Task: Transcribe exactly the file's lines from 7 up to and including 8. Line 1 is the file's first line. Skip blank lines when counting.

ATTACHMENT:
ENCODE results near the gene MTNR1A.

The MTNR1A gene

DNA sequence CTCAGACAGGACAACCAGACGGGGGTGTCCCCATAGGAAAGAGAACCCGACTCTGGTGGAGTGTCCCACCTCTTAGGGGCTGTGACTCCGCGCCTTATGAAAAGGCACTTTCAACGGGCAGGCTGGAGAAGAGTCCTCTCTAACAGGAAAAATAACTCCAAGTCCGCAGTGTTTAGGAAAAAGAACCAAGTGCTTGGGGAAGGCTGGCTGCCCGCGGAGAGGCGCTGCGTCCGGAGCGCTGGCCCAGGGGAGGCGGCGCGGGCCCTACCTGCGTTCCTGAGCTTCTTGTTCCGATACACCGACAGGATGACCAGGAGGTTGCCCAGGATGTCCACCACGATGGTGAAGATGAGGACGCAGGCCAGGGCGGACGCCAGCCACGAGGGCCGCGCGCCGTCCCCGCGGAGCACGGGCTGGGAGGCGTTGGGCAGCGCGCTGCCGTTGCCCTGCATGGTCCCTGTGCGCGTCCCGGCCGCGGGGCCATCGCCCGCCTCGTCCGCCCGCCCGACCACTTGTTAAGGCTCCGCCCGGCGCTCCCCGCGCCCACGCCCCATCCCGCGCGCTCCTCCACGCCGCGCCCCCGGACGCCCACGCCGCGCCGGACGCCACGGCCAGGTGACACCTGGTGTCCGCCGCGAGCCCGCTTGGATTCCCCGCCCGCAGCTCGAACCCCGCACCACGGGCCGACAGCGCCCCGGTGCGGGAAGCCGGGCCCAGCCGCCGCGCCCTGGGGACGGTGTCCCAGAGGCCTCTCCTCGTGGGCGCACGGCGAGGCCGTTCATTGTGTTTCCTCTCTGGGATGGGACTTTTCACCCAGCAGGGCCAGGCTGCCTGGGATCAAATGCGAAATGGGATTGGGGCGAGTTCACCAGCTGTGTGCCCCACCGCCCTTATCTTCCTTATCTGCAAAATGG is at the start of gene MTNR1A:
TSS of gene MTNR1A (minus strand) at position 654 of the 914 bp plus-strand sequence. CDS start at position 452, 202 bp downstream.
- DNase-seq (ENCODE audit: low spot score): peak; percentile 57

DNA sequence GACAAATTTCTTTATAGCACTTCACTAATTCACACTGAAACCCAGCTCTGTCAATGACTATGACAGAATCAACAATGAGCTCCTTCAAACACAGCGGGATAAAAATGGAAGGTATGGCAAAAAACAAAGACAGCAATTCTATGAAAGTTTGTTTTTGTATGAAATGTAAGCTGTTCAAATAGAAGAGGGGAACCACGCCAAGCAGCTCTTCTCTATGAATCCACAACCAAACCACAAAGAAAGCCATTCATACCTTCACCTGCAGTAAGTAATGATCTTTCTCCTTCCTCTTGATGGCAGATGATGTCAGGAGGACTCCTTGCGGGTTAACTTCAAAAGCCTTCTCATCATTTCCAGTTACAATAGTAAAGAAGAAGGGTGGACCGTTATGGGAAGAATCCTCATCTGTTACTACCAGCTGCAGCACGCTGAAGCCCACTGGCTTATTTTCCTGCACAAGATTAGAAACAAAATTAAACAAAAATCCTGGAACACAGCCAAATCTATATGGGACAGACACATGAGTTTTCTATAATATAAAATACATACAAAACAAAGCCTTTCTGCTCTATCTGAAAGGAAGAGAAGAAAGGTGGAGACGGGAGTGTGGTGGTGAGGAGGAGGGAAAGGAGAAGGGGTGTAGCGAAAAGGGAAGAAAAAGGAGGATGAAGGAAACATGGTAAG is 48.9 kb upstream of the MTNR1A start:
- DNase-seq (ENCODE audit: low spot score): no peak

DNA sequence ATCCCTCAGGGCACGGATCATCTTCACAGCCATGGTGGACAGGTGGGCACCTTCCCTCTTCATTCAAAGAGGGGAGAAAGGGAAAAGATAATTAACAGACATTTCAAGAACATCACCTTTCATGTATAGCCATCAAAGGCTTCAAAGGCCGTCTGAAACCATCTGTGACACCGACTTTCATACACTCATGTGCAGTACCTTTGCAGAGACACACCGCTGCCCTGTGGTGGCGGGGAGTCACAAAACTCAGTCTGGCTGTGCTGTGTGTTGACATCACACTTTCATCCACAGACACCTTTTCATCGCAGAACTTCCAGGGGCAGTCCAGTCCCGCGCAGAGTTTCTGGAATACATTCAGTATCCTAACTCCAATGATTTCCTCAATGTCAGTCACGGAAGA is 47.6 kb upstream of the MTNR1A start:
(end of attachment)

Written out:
- DNase-seq (ENCODE audit: low spot score): no peak

DNA sequence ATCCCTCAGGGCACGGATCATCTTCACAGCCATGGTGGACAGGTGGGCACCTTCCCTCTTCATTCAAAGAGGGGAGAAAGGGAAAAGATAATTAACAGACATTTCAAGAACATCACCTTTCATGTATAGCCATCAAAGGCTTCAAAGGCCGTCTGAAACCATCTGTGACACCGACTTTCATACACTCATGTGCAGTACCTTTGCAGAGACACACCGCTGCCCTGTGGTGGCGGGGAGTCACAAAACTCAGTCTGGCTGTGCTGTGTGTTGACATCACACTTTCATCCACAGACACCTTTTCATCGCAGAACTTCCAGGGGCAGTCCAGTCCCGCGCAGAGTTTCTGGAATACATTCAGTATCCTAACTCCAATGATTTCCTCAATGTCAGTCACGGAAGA is 47.6 kb upstream of the MTNR1A start: